The DDT pesticide that’s been banned in the U.S. for decades may be contributing to Alzheimer’s disease risk in elderly adults.
Researchers reported in the Jan. 27 issue of JAMA Neurology that people with the degenerative brain disease had levels of a DDT metabolite in their blood, called DDE, that was on average four times higher than in people without Alzheimer’s.
DDT was used in U.S. agriculture beginning in the 1940s to control for mosquitoes, and it was eventually banned in 1972. The chemical takes decades to break down in the environment, and levels of the toxic pesticide are still found in up to 80 percent of blood samples taken from healthy Americans, according to federal estimates.
The Centers for Disease Control and Prevention points out levels of DDT and DDE in the blood are about five to ten times lower than they were in 1970s studies.
Still, other countries use the pesticide to control for diseases like malaria, and imported fruits and vegetables or fish from contaminated waters may increase exposure to American consumers, the new study’s authors warn.
"We are still being exposed to these chemicals in the United States, both because we get food products from other countries and because DDE persists in the environment for a long time," Dr. Jean Richardson, assistant professor of environmental and occupational medicine at Rutgers-Robert Wood Johnson Medical School in New Brunswick, N.J., said in a press release.
Researchers looked at 86 elderly adults with confirmed cases of Alzheimer’s disease, and 79 healthy people of similar ages who served as controls. They took blood tests and put participants into three groups based on their blood levels of DDE.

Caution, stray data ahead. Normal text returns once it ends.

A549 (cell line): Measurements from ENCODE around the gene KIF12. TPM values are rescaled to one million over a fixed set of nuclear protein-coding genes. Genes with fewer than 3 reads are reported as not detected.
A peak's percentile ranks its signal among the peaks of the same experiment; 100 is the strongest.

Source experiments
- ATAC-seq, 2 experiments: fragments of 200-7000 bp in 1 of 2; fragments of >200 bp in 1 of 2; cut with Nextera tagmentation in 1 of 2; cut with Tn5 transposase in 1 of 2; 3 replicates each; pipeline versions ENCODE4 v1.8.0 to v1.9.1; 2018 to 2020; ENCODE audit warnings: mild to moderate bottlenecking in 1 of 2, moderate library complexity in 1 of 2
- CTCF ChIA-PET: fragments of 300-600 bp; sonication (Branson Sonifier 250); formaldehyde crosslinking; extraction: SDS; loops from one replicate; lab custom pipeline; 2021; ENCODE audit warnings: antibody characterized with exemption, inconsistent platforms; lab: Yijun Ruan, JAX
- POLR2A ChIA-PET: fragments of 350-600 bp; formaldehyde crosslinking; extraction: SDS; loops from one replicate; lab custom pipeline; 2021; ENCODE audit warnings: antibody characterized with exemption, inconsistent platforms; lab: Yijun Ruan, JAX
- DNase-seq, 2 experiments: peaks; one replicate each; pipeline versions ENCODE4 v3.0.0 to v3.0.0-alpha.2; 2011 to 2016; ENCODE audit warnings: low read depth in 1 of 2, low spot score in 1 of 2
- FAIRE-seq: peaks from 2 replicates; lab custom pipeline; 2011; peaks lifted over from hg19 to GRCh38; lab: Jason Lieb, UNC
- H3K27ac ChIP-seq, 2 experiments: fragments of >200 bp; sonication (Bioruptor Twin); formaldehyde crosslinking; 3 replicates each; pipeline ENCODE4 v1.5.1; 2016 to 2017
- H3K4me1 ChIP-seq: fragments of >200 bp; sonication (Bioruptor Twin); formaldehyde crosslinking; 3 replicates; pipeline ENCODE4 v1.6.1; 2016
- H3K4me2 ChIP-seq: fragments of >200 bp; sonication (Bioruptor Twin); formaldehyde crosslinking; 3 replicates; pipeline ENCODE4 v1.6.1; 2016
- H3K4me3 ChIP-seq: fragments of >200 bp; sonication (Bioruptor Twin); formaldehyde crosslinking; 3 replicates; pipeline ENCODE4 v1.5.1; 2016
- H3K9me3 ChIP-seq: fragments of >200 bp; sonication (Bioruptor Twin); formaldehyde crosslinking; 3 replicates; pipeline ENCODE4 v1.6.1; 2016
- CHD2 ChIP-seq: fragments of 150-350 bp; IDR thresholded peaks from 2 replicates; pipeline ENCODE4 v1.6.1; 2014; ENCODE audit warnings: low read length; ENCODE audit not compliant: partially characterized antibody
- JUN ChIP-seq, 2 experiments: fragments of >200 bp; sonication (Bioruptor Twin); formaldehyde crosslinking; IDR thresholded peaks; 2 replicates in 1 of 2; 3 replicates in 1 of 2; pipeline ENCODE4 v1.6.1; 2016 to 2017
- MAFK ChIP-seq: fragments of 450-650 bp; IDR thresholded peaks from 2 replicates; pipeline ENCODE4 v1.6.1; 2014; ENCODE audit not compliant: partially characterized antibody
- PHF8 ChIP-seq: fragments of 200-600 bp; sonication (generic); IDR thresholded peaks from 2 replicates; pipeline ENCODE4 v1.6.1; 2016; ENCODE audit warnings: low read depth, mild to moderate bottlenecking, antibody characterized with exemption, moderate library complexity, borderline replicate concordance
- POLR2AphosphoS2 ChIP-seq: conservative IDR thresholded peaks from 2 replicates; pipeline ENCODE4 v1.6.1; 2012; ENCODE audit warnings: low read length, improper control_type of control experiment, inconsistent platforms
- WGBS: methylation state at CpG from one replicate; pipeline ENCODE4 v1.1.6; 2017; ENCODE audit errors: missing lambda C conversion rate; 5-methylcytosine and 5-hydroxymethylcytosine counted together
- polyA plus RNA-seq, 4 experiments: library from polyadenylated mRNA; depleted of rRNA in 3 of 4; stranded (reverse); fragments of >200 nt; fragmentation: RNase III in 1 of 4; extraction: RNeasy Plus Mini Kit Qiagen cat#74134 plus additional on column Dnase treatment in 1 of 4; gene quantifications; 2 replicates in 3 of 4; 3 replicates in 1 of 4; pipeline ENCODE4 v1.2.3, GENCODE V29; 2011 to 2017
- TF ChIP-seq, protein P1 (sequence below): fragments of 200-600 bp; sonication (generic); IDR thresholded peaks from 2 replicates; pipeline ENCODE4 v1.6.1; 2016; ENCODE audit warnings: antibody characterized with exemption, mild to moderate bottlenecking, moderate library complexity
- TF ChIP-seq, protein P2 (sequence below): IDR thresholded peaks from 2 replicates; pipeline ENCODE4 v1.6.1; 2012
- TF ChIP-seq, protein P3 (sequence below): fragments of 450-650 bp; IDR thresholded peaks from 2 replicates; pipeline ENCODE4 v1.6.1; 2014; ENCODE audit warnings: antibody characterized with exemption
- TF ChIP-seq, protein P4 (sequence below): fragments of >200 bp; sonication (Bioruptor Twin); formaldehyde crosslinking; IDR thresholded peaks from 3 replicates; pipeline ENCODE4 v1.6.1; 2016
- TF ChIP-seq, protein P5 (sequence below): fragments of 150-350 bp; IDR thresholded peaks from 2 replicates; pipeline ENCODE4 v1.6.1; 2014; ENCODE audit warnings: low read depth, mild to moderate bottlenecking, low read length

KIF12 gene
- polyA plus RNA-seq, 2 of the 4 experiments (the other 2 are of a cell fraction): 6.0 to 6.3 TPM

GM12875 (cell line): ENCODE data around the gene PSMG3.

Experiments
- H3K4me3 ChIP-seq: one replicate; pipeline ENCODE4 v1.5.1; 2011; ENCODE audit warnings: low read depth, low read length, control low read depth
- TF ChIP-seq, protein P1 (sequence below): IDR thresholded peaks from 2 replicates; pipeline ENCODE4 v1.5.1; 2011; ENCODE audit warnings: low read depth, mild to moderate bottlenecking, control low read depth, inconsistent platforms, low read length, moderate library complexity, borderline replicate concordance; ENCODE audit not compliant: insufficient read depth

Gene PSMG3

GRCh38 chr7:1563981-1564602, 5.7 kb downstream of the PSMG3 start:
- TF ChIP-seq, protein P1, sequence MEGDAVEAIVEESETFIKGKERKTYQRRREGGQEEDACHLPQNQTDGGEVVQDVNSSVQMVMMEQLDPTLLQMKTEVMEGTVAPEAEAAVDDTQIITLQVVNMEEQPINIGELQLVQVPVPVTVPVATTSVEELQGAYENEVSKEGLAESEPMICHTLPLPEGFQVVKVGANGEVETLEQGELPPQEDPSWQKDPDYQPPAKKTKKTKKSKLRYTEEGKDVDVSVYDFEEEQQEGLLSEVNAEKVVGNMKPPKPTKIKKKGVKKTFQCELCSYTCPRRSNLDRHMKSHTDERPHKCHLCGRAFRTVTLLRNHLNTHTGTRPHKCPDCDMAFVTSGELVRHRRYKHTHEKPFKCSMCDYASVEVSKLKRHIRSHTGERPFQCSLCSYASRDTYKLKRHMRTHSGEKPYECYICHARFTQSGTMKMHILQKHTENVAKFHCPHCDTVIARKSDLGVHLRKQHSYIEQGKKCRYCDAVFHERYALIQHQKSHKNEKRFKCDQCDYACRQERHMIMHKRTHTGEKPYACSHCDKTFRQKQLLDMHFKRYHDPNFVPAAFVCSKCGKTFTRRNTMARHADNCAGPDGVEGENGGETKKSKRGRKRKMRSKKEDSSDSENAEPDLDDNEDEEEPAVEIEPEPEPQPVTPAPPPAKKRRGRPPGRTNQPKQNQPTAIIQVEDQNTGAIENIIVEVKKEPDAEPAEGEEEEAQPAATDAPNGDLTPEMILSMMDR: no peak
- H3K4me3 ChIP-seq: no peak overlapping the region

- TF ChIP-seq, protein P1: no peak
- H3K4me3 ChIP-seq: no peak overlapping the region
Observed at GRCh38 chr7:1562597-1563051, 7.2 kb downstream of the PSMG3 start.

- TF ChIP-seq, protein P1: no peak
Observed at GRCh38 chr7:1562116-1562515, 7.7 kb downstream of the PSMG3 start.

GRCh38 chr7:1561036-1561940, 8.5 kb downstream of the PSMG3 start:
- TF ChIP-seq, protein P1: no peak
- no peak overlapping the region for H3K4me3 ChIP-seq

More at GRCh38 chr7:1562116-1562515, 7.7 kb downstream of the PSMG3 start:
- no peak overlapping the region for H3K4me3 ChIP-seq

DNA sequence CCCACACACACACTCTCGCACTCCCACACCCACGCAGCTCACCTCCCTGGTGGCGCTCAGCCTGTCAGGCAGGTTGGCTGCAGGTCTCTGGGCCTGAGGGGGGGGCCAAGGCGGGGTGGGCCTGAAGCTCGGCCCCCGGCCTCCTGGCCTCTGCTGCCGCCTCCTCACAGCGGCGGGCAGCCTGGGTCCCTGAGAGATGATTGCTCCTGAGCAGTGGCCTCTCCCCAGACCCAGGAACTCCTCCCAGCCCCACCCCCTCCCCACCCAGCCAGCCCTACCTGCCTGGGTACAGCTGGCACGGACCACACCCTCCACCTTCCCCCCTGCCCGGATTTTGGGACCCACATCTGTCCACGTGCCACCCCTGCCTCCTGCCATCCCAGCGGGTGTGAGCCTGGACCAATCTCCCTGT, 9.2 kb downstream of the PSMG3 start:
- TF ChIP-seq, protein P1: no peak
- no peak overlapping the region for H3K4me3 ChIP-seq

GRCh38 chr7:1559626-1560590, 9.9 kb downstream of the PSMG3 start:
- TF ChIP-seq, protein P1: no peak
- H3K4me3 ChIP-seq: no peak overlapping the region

They found people in the top third of DDE levels were four times more likely to have Alzheimer’s.
"The magnitude of the effect is strikingly large -- it is comparable in size to the most common genetic risk factor for late-onset Alzheimer's," pointed out study co-author Dr. Allan Levey, director of the Alzheimer's Disease Research Center in Atlanta. "The potentially huge public health impact of identifying an avoidable cause of Alzheimer's disease warrants more study -- urgently."
Levey was referring to the APOE-E4 gene variant, a mutation which previously has been shown to make people four to five times more likely to develop Alzheimer’s in older age.
The researchers took the experiment a step further, and exposed cultured nerve cells to DDT and DDE. They saw increase levels of a protein that’s a precursor to beta-amyloid, the sticky protein that clumps together in the brain to form the telltale plaques caused by Alzheimer’s disease.
DDT’s half-life is between eight and 10 years. That, coupled with continuous exposure from our diets, may lead to buildup of DDE as people get older. Those resasons explain why age is the biggest risk factor for Alzheimer’s, the researchers said.
Alzheimer's rates in the U.S. are expected to triple by 2050 to about 14 million affected, driven in part by the aging "baby boomer" population. The disease is currently the sixth-leading cause of death in the U.S.
The authors of an accompanying editorial, however, said it’s too soon call DDT a “smoking gun” for causing Alzheimer’s. At this time, only head trauma has shown robust evidence as an environmental risk factor for the diseased.
"These conclusions should be considered as preliminary until there is independent confirmation in other populations," wrote Alzheimer’s researchers Dr. Steven T. DeKosky of the University of Virginia School of Medicine in Charlottesville, and Dr. Sam Gandy, from the Mount Sinai Alzheimer's Disease Research Center in New York City.